Bowyer looks for redemption at Kansas after Talladega frustration
No, Clint Bowyer’s 2017 Monster Energy Cup Series season hasn’t unfolded according to plan.
Joining Stewart-Haas Racing and taking over for team co-owner Tony Stewart in the No. 14 car should have been the opportunity of a lifetime.
That’s the thing about Stewart-Haas; there’s no quit
But Bowyer — unlike his SHR teammates Kevin Harvick and Kurt Busch — has yet to win in the first 31 races of the season. He failed to qualify for the playoffs and hasn’t posted a top-five finish since Watkins Glen on August 6.
Certainly, it was understandable when frustration got the best of Bowyer at Talladega Superspeedway last weekend. After all, Bowyer had a wicked-fast car. He qualified seventh, finished fifth in the first stage and third in the second stage. Although Talladega ranks at the top of death-defying tracks for Bowyer, he’s also won there twice.
“When you get down to the end of those things, there’s a point, you can feel it as a fan,” Bowyer said. “You can feel it in the car. There’s a point in those races where you have to be in position, you got to be in the hunt.
“The one common denominator is I knew and I felt strongly that a Ford was going to win that race. In the back of my mind, there’s a handful of tracks that I feel we can be competitive, win at and beat these Toyotas right now. That was one of them. Just a lot of things going on and confusion was one of them, that’s for damn sure.”
Bowyer was prophetic. Brad Keselowski’s Ford won. Following a less than stellar pit stop in the final stage, Bowyer fell to the rear of the field. He was collected in a wreck involving Cole Whitt and AJ Allmendinger and finished 35th.
Drama within the No. 14 team
“How did we end up in the back,” Bowyer asked his crew chief Mike Bugarewicz over the radio.
Bugarewicz replied, “We’ve tore up a lot of other (stuff) throughout the year, too, bud.”
“I ain’t taking this (crap),” Bowyer said.
“Well, these guys don’t want to hear it either,” Bugarewicz replied.
Bowyer wasn’t finished. He parked his car in the pit box, had words with Bugarewicz and walked out without knowing whether his was drivable — or not.
On Friday at Kansas Speedway, Bowyer insisted his car was not viable.
“That’s why we came to the pits and took a look at it,” Bowyer said. “Somebody drove around the track at the beginning of the race and oiled the track down and I think NASCAR made them wait until the race was over four hours later, or whenever the hell he got done with it. I was in Kansas unloading my family. That sucked.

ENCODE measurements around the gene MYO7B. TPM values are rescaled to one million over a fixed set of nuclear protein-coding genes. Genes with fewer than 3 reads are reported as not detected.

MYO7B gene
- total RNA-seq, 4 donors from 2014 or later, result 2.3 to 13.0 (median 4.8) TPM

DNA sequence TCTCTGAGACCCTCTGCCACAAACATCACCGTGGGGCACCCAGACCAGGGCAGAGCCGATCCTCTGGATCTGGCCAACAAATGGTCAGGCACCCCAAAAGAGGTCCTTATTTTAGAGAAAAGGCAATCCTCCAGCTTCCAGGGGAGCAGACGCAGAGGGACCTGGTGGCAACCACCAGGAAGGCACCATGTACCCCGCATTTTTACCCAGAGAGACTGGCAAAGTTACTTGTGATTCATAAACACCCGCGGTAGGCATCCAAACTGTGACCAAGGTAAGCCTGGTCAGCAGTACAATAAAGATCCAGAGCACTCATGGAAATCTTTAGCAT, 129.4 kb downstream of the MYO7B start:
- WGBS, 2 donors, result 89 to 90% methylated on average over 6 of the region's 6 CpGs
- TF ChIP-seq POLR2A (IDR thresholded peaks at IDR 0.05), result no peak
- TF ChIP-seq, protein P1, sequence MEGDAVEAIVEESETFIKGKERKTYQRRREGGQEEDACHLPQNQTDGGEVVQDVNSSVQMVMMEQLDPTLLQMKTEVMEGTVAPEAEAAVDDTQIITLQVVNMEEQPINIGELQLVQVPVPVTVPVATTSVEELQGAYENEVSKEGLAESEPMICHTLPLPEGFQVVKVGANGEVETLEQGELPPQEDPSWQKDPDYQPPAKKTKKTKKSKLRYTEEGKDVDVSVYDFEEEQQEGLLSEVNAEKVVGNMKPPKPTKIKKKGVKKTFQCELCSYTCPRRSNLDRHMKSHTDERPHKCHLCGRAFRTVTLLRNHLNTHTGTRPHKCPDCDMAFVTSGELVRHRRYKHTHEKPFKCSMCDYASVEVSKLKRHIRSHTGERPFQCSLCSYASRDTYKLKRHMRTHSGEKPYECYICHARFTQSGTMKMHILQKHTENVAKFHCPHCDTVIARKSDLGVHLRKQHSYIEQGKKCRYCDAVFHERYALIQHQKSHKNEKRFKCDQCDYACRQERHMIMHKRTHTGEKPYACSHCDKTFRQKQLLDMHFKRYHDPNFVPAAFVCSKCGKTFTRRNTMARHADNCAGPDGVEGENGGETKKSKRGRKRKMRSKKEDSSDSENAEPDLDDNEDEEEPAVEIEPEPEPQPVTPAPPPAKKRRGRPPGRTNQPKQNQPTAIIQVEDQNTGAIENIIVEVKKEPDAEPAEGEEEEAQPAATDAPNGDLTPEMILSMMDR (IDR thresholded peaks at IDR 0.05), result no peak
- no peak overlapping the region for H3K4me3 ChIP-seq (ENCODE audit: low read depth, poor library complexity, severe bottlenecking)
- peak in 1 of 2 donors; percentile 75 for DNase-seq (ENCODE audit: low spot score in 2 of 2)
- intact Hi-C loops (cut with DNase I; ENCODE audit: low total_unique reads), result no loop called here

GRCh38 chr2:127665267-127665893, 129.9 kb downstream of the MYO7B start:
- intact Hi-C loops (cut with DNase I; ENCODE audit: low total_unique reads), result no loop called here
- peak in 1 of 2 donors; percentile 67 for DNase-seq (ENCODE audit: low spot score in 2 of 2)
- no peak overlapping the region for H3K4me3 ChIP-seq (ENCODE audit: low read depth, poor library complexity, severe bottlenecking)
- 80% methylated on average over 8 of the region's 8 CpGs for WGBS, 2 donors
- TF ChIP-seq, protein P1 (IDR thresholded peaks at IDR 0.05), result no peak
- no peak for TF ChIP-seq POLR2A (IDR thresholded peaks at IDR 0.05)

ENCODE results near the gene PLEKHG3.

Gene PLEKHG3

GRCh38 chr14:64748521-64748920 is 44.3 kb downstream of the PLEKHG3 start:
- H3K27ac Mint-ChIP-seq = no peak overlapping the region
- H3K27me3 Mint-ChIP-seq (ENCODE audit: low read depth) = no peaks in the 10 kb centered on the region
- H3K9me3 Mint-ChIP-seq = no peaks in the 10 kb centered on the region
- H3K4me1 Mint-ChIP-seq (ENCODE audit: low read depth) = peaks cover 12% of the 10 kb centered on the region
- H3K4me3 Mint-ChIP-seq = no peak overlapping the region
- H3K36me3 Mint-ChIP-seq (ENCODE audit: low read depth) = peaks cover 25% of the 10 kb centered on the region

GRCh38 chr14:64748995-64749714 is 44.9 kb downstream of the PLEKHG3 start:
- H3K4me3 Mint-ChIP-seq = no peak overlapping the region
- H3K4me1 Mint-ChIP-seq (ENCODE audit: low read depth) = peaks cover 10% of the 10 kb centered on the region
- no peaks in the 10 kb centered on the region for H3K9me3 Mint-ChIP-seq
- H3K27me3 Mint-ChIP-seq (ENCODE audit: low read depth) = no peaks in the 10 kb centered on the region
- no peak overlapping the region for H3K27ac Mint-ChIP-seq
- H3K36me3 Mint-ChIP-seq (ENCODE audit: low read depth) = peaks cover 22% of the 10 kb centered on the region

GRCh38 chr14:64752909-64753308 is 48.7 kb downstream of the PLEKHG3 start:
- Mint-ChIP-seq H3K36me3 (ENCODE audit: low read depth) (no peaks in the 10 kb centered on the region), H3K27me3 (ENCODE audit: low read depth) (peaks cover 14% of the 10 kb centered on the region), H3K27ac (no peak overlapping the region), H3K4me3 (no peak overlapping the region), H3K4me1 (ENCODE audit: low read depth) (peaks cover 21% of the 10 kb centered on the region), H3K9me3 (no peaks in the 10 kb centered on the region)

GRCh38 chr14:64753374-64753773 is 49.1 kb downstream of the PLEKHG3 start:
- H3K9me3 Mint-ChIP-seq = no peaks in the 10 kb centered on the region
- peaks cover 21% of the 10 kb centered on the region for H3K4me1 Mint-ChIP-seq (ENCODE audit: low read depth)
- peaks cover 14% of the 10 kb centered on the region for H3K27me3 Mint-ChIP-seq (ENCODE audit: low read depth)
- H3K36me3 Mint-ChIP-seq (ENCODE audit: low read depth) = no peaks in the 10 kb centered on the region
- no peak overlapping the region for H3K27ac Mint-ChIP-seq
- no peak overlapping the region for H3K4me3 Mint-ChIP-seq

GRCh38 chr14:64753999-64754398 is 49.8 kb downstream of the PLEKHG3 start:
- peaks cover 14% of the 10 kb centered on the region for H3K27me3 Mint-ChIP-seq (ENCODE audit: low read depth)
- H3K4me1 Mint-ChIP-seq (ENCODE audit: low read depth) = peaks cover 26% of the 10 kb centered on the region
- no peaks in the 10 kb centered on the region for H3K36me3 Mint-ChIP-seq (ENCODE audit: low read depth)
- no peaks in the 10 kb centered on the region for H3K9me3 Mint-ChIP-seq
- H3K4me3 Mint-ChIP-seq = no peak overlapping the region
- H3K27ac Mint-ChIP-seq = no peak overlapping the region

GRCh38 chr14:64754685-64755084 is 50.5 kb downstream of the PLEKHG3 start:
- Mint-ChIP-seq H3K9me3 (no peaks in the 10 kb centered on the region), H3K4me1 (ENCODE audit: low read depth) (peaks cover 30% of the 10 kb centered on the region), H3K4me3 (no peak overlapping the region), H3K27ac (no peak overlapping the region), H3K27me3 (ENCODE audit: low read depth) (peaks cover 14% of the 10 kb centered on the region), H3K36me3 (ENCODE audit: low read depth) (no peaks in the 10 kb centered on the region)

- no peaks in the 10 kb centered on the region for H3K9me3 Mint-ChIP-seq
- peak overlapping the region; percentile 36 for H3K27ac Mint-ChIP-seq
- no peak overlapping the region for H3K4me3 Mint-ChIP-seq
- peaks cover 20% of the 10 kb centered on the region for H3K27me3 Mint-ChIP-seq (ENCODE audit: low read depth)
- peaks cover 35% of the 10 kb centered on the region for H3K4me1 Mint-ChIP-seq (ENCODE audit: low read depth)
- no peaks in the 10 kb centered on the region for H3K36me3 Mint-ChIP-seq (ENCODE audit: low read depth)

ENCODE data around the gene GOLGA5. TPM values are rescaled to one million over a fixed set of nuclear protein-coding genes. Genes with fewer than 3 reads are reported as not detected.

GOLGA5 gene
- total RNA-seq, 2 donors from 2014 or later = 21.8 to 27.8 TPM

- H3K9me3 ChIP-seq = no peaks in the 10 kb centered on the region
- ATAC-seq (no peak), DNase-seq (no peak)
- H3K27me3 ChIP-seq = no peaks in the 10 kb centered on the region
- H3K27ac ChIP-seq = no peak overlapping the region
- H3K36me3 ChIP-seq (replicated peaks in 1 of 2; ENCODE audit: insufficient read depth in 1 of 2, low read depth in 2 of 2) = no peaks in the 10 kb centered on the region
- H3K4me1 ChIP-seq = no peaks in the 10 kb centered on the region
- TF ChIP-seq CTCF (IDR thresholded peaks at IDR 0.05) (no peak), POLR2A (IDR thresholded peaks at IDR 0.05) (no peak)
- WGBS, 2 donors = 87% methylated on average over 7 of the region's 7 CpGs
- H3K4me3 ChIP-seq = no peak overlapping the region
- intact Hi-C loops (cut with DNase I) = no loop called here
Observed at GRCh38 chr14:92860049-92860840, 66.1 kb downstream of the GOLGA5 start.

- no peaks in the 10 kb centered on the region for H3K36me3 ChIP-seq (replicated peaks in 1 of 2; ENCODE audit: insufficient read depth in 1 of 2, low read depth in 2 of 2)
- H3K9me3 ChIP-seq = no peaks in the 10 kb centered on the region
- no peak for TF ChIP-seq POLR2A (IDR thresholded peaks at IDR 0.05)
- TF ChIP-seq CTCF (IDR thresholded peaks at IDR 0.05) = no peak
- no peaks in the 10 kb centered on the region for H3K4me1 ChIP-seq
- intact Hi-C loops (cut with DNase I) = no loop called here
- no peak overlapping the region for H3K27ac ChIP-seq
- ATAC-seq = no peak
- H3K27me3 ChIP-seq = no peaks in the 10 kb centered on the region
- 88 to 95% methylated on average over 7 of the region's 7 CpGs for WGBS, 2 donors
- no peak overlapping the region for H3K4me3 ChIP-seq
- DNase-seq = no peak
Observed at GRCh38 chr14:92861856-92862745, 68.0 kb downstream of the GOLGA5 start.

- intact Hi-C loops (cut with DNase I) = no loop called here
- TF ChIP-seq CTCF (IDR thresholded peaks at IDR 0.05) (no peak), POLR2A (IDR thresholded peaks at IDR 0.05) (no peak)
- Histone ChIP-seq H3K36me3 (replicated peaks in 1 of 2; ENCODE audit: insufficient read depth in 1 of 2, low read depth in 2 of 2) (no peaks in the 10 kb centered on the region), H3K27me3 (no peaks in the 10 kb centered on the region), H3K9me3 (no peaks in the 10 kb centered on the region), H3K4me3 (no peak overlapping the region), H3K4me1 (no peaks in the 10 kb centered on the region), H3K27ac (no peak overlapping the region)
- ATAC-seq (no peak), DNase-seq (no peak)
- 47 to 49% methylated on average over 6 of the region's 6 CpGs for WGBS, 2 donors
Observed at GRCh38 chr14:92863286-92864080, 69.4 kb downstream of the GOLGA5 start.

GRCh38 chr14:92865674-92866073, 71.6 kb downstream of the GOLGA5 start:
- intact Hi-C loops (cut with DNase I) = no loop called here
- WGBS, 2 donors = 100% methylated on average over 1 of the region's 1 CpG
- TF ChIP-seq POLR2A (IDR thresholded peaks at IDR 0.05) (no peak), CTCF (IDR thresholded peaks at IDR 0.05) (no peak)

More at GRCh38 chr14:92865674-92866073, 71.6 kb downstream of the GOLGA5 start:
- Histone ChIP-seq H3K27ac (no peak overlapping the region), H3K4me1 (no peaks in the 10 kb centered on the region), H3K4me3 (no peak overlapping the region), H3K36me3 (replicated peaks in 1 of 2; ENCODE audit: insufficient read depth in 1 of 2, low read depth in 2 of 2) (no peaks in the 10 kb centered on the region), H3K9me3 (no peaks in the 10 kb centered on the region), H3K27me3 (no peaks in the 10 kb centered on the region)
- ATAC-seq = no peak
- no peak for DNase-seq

“Unfortunately, the rules that you’re in, it sucks. It didn’t seem like anybody could continue at Talladega last week. It’s just a frustrating race. It’s extremely nerve wracking. To be dead honest with you, when I’m at home there are only two tracks that I’m scared of. There is only track in the back of my mind that I could lose my life and those are the only two. When things get out of control you have to remember that. Were still out there risking our lives. There’s a lot at stake.”
With Bowyer returning to his home track — Kansas Speedway — this weekend, he’d hoped to put Talladega in his rearview mirror. On Tuesday and Wednesday, his SHR teammate Kurt Busch filled in at Charlotte Motor Speedway for the tire test on the Roval while Bowyer fulfilled a sponsor commitment in New Mexico. He’s taking Busch’s place for the Homestead-Miami test next week. Bowyer made a point of shifting the focus from the No. 14 crew's issues to the SHR team effort for Kevin Harvick’s title run.
“That’s the thing about Stewart-Haas; there’s no quit,” Bowyer said. “It’s a collaborative effort with everybody and all the race teams until we don’t have a car in the hunt that effort is not going to stop.”
Bowyer certainly didn’t “quit” on Friday. After posting the eighth-quick single-lap speed in practice, he advanced to the final round of time trials and qualified 10th.
Still, after running 18th in the standings, leading 22 laps, scoring five top fives and 12 top 10s, might it be time to consider a new crew chief for Bowyer? With Danica Patrick parting ways with SHR at the end of the year, Billy Scott will be available. Scott was Bowyer's crew chief at the end of 2015 prior to Michael Waltrip Racing imploding.
“I don’t know,” he said. “It’s not time...it’s time to start thinking about that. At the end of the day, it’s about depth in our organization and building and organization. We just talked about teammates and things.
"Who knows? There could be a lot of different things that happen in the off-season for Stewart-Haas. You don’t know that. I don’t know that or anybody else. Time will tell and paint a lot clearer picture.”
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